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Lavina, Montana

Lavina was founded just forty miles north of the Northern Pacific railhead in Billings by one of the Territory’s best-known pioneers, T.C. Power. In earlier years, T.C. Power was well established in Fort Benton at the time that fortified fur post changed into a thriving city when a rush to the gold mines increased river trade on the Upper Missouri. T.C. Power knew until 1880 Central Montana abounded in wildlife with thousands of buffalo but was practically uninhabited. Never-the-less, he knew with the coming of the railroad envisioned a stage line to answer the demand for a direct overland route to connect the railroad with his holdings in Fort Benton so in May of 1882 he organized the Billings – Benton Stage Company. It was the first north-south line to carry mail on coaches. About midway through the stage line, there was the river that cut its age-old course through the trees and tall grass meadows of the wide Musselshell Valley.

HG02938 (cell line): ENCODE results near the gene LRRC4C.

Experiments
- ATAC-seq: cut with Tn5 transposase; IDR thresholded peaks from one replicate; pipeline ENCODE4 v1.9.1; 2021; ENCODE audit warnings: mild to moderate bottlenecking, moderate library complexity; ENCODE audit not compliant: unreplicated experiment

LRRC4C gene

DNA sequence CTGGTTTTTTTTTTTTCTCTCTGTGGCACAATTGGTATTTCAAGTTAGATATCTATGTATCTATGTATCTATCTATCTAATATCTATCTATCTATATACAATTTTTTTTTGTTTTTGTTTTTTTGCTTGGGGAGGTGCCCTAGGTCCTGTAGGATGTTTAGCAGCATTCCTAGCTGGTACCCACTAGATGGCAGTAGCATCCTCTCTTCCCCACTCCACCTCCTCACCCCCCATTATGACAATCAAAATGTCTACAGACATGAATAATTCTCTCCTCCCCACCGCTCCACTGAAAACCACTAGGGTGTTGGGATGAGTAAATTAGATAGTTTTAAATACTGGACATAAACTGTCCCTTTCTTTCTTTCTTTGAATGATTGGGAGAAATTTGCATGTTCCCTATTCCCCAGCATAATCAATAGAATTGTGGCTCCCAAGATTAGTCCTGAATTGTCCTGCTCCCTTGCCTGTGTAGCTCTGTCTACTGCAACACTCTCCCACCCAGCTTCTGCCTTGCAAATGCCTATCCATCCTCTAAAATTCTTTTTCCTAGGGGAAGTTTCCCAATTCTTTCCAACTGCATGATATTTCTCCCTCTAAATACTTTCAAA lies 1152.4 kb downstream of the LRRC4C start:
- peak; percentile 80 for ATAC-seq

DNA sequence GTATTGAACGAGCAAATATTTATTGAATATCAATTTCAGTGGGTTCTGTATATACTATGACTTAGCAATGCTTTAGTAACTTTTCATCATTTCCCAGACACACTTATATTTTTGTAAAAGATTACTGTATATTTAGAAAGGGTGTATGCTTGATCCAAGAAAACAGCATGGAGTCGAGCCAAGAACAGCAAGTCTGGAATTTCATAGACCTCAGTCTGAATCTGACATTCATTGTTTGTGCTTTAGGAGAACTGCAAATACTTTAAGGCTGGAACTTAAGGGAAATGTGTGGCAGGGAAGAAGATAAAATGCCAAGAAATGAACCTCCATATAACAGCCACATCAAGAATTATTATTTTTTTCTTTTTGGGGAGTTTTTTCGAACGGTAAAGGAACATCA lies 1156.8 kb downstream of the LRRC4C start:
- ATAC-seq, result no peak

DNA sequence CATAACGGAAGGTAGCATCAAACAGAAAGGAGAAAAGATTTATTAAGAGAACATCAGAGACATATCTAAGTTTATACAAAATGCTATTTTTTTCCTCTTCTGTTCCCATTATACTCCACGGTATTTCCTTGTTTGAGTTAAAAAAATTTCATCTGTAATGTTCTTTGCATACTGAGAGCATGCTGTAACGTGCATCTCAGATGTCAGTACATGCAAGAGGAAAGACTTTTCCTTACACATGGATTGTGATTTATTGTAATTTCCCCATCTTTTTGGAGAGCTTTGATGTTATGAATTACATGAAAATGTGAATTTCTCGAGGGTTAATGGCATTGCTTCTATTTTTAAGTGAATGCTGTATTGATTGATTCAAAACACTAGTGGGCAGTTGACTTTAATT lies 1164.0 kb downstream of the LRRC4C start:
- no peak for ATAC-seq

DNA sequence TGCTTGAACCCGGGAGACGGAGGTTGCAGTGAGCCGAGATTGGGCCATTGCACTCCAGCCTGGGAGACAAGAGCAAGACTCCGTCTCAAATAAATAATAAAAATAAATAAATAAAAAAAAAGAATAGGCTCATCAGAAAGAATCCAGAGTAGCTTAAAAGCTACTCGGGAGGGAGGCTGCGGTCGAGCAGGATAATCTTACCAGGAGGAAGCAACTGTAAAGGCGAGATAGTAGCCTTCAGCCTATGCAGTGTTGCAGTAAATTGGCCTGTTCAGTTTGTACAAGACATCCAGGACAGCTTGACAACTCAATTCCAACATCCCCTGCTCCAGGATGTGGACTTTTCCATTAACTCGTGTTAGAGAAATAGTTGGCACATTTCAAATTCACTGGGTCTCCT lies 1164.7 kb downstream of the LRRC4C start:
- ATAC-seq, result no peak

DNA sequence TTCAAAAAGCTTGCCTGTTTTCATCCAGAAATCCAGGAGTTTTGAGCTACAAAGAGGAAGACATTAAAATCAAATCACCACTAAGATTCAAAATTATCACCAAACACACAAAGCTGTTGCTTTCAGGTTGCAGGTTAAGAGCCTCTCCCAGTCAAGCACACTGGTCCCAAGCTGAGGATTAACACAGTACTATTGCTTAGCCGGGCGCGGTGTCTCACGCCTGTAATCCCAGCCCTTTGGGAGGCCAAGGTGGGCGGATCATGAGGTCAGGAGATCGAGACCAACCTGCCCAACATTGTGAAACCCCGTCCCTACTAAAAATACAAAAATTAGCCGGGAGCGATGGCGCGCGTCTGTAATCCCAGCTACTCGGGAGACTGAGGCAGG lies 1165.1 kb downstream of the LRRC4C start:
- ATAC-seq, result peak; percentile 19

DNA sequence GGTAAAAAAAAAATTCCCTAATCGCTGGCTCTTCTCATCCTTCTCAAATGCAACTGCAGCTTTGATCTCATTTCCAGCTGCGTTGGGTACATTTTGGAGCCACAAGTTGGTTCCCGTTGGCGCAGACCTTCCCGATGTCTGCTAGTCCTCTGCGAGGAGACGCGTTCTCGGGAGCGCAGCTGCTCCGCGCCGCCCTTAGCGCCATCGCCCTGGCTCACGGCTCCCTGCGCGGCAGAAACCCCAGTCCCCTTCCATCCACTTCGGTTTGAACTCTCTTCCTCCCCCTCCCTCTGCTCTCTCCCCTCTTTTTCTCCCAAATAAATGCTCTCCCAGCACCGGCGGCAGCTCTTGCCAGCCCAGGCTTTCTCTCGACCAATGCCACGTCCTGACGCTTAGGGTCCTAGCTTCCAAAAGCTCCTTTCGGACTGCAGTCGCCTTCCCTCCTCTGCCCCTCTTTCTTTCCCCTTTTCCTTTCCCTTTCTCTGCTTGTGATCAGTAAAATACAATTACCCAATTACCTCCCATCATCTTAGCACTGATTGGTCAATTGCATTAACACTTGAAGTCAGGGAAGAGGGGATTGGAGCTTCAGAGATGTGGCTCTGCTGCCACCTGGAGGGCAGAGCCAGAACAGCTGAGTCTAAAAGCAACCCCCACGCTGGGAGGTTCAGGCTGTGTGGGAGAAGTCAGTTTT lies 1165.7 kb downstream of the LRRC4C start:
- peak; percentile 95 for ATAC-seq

Where there was a good ford, he chose an ideal site for a station and said “With Clate Warner and other hired help, we put up stage stables, mess house, a bunkhouse for the men to sleep in, a store, and of course my saloon. That was the biggest business of them all.” Even though he was appointed as the first postmaster, he made the rounds of the stage line every month but none of the stations pleased him as much as the one on the south bank of the Musselshell, and in memory of a former sweetheart, Walter Burke named it Lavina. As the Musselshell Valley settled up thick in the summer of 1882, the stage stop became known as Old Lavina and it was a hub of activity. The bell tolled for Old Lavina when the surveyors chose a new townsite a mile downstream in the wide bend of the Musselshell that had been the old Indian campground. A few months later on February 16, 1908, the first passenger train steamed past the old stage stop and pulled up to the depot in what was now New Lavina.* * taken from “Bicentennial Golden Valley County Heritage ’76”

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